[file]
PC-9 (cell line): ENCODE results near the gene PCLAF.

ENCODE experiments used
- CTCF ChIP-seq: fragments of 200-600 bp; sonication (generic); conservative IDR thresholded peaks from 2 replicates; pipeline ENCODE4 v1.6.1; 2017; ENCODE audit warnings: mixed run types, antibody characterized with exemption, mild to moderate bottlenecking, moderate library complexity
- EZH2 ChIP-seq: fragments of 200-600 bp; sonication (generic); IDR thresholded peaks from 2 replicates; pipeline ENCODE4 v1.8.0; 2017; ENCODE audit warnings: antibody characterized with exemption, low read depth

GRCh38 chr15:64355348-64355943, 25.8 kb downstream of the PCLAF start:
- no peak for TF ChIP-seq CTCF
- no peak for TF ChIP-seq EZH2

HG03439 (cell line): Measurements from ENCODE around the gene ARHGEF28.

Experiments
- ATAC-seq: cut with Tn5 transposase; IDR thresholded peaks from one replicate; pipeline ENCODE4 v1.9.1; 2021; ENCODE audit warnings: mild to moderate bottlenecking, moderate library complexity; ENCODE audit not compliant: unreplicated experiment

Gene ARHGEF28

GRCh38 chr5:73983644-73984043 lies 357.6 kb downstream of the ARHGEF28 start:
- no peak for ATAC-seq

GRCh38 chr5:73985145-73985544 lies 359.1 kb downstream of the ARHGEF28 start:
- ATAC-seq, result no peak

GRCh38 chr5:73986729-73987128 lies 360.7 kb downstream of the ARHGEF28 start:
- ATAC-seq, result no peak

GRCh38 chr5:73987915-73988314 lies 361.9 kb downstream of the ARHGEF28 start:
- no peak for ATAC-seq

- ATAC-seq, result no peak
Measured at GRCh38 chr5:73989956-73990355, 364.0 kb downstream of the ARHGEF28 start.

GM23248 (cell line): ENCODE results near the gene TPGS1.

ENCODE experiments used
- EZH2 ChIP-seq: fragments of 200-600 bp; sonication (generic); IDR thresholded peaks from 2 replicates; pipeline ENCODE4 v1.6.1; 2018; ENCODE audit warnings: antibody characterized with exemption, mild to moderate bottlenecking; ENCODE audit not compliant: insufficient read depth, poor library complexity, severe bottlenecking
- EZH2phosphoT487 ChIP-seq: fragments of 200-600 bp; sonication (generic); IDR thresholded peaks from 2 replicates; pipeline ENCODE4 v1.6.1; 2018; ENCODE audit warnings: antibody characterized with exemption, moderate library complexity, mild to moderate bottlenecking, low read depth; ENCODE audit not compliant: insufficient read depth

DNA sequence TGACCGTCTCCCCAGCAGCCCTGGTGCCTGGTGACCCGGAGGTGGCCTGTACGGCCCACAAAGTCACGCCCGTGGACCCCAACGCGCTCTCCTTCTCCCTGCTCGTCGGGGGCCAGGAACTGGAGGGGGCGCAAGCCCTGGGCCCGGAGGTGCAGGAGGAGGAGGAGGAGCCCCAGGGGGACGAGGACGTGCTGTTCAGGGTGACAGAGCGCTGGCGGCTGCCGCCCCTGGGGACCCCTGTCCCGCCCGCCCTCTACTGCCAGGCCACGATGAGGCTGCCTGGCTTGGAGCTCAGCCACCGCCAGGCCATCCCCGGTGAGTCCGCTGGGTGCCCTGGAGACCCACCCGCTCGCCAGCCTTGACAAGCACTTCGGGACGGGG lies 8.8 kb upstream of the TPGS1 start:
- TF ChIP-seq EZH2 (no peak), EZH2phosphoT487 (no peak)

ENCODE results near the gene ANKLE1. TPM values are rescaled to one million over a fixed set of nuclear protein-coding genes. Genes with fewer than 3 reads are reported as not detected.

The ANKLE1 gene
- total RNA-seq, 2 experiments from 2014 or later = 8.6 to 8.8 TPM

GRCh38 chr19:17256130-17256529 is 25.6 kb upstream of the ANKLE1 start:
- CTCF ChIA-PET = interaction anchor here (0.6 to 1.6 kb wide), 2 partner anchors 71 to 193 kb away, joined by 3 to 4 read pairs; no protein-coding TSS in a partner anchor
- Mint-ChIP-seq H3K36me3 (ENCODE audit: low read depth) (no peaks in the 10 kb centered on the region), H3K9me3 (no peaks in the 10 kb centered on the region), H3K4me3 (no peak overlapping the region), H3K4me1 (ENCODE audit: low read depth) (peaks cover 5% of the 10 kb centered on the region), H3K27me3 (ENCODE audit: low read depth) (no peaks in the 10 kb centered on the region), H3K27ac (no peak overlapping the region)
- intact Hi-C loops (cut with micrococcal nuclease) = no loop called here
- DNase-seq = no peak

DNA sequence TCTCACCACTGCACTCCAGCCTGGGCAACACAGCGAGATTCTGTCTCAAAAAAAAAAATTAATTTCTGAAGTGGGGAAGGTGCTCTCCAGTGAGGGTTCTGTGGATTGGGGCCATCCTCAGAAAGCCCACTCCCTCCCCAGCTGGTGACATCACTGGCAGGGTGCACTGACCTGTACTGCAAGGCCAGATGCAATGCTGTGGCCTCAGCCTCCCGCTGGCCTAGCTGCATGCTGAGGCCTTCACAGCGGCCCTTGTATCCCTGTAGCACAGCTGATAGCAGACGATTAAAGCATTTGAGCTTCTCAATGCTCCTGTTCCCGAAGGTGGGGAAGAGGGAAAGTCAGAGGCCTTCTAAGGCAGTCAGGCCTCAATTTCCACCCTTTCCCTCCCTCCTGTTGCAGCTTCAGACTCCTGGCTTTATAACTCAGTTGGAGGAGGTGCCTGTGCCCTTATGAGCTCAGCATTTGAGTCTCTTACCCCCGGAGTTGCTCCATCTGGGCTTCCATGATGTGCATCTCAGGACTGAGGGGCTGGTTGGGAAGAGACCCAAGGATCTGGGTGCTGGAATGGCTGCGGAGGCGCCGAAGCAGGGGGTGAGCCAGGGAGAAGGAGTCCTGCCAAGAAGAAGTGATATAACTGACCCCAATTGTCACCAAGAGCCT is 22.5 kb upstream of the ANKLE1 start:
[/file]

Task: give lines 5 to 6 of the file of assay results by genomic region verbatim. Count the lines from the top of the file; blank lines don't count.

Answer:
GRCh38 chr15:64355348-64355943, 25.8 kb downstream of the PCLAF start:
- no peak for TF ChIP-seq CTCF